Children form attachments to important adults in their lives; these relationships are important for children’s later social and cognitive skills. It is important for educators to be sensitive to children’s reactions and use multiple strategies to build secure relationships. Similarly, educators need to build strong relationships with parents. We present strategies to support these relationships.
Potty training is a developmental milestone that can be overwhelming for children, caregivers, and educators. Children begin potty training at different ages, follow different training processes, and often have setbacks such as accidents, constipation, and regressions. We present signs that children are ready to begin potty training and strategies for success.
Classroom transitions are often challenging for young children, caregivers, and educators. These transitions can often be stressful and create anxiety, particularly for infants and toddlers. To ease this anxiety, educators and caregivers can establish routines involving positive interactions and a responsive environment. We present ways to establish and support individualized routines to promote successful transitions.
In part one of this two-part series, we discussed planning intentional and differentiated language and literacy learning opportunities based on children’s needs. In this second part, we focus on ways to implement these teaching goals by embedding them within naturally occurring play.
Biting commonly occurs between 4 months and three years of age. Although biting is normal, young children require support to find alternative, safe behaviors to replace biting. We present three approaches for helping prevent and respond to biting, and a practice example.
Tantrums are episodes of crying, hitting, kicking, throwing objects, or falling to the floor. Tantrums are common and can be developmentally appropriate. They can also occur due to limited coping or language skills, efforts to seek attention or get their way, or avoid activities. We present three approaches for helping prevent and de-escalate tantrums.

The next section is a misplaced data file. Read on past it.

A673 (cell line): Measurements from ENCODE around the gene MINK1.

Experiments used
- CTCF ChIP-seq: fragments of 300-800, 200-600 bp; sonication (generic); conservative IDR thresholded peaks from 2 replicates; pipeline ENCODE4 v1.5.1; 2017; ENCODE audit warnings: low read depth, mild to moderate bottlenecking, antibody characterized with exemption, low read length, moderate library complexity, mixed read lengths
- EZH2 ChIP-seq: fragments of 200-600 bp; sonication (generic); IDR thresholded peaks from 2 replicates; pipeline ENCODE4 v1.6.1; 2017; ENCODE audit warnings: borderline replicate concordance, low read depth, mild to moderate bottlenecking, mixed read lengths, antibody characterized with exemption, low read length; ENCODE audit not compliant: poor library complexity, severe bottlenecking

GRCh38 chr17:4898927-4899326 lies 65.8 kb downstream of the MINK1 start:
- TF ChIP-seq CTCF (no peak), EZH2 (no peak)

Expanding early childhood programming is a global interest given the strong return on investment. Programming is most beneficial when these experiences are high quality, and high-quality experiences are associated with numerous long-term benefits. SPROUT was created to provide a scientifically based framework for identifying high-quality in early education settings.
By 2020, any Ohio child care provider accepting Publicly Funded Child Care subsidies must enter into Ohio’s quality rating and improvement system. This paper examines the availability of child care and explores how this landscape may change, examining the locations most at risk for losing child care sites and highlighting possible deserts.
STAR Read-Aloud Practices are designed to develop and strengthen young children’s awareness of and knowledge about print. They utilize evidence-based reading techniques developed from years of research.
A practitioner-friendly, scientifically based curricular supplement designed to develop and strengthen young children’s early foundations in language and literacy. Lessons are organized around adult-child readings of high-quality storybooks and supplement – not replace – an educator’s instruction. It is widely used in early childhood programs in the United States and internationally.
This month, PDK released results from the 50th annual poll of public attitudes about public schools. The survey offers the most trusted source of opinion data on K-12 education issues ranging from school funding and teacher pay to safety and school day hours.
For early childhood advocates, the latest federal preschool development grant offers a chance for Ohio to improve the quality of programming not just in Pre-K, but in childcare programs from birth to age five.